It takes a special kind of person to want to be warden of a university residence for more than 30 years.
All the more so as the students never seem to age - there's always another battalion of 18-year olds coming in - while the warden feels the passage of time. That last observation comes from Emeritus Professor Ian Bunting, who should know.
He was warden of a residence at Rhodes University for around 15 years. And months after joining UCT as dean of humanities and social sciences in 1987, he was appointed warden of Kopano men's residence, then known as Driekoppen, a position he held until his retirement at the end of 2004.
During this time he also served as chair of the university's overarching Residence Committee. For that lengthy dedication, Kopano students and staff, along with the UCT Naming of Buildings Committee, recently renamed the dining hall at the residence Bunting Hall.
"His contribution to Kopano was far reaching, and he took an active role in student leadership activities and mentoring students," says deputy warden Georgie George, one of the many students Bunting had taken under his wing over the past 17 years.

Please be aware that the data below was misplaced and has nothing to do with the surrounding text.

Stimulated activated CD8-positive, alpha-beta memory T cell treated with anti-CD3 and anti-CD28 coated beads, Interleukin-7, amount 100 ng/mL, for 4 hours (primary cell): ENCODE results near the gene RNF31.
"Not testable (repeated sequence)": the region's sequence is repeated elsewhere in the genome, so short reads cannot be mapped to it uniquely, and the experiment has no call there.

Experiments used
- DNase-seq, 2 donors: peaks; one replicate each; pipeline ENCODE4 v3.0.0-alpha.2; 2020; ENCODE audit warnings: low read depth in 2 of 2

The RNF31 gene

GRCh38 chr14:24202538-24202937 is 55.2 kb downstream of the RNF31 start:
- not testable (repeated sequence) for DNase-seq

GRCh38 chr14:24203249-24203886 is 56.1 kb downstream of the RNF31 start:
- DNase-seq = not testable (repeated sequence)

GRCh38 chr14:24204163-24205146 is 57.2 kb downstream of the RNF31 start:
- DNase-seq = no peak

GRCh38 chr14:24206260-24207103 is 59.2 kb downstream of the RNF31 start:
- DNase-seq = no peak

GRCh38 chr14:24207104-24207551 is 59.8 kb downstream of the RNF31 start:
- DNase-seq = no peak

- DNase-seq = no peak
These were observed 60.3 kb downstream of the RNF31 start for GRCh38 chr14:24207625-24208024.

Bunting thinks the credit should go to those he served alongside - the students, house committees, deputy wardens and the like, many of whom made the effort to be at the naming event. And it was all about his young wards, after all.
"The students, for me, are the critical part of the academic enterprise," he says. "I was very interested in residences and the role they play in the academic life, how you interface between residence life and academic life, and how you bring together different groupings of students." It's that devotion to students that generations of Kopano residents can now recall every time they enter Bunting Hall.
This work is licensed under a Creative Commons Attribution-NoDerivatives 4.0 International License.
Please view the republishing articles page for more information.